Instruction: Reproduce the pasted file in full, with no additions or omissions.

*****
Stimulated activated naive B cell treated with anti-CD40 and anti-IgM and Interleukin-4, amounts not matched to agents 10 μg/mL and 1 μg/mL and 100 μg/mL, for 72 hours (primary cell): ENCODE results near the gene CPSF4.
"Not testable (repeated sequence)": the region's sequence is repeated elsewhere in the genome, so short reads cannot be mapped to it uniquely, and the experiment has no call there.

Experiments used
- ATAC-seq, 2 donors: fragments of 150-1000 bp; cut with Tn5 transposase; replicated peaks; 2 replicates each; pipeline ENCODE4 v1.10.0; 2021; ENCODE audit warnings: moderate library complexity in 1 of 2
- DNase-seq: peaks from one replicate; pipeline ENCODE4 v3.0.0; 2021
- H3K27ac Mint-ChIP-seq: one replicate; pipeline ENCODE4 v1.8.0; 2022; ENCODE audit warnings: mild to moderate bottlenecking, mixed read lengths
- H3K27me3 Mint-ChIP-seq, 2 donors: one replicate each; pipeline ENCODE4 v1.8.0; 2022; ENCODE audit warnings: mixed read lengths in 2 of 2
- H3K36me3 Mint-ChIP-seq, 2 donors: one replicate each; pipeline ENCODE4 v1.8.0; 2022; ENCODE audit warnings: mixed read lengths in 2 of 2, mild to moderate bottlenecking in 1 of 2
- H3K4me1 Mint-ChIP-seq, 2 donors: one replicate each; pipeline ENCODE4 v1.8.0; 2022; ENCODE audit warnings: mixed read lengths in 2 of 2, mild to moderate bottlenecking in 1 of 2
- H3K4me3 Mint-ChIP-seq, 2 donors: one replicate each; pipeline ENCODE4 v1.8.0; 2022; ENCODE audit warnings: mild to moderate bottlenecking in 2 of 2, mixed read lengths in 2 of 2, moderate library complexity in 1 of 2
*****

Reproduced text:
Stimulated activated naive B cell treated with anti-CD40 and anti-IgM and Interleukin-4, amounts not matched to agents 10 μg/mL and 1 μg/mL and 100 μg/mL, for 72 hours (primary cell): ENCODE results near the gene CPSF4.
"Not testable (repeated sequence)": the region's sequence is repeated elsewhere in the genome, so short reads cannot be mapped to it uniquely, and the experiment has no call there.

Experiments used
- ATAC-seq, 2 donors: fragments of 150-1000 bp; cut with Tn5 transposase; replicated peaks; 2 replicates each; pipeline ENCODE4 v1.10.0; 2021; ENCODE audit warnings: moderate library complexity in 1 of 2
- DNase-seq: peaks from one replicate; pipeline ENCODE4 v3.0.0; 2021
- H3K27ac Mint-ChIP-seq: one replicate; pipeline ENCODE4 v1.8.0; 2022; ENCODE audit warnings: mild to moderate bottlenecking, mixed read lengths
- H3K27me3 Mint-ChIP-seq, 2 donors: one replicate each; pipeline ENCODE4 v1.8.0; 2022; ENCODE audit warnings: mixed read lengths in 2 of 2
- H3K36me3 Mint-ChIP-seq, 2 donors: one replicate each; pipeline ENCODE4 v1.8.0; 2022; ENCODE audit warnings: mixed read lengths in 2 of 2, mild to moderate bottlenecking in 1 of 2
- H3K4me1 Mint-ChIP-seq, 2 donors: one replicate each; pipeline ENCODE4 v1.8.0; 2022; ENCODE audit warnings: mixed read lengths in 2 of 2, mild to moderate bottlenecking in 1 of 2
- H3K4me3 Mint-ChIP-seq, 2 donors: one replicate each; pipeline ENCODE4 v1.8.0; 2022; ENCODE audit warnings: mild to moderate bottlenecking in 2 of 2, mixed read lengths in 2 of 2, moderate library complexity in 1 of 2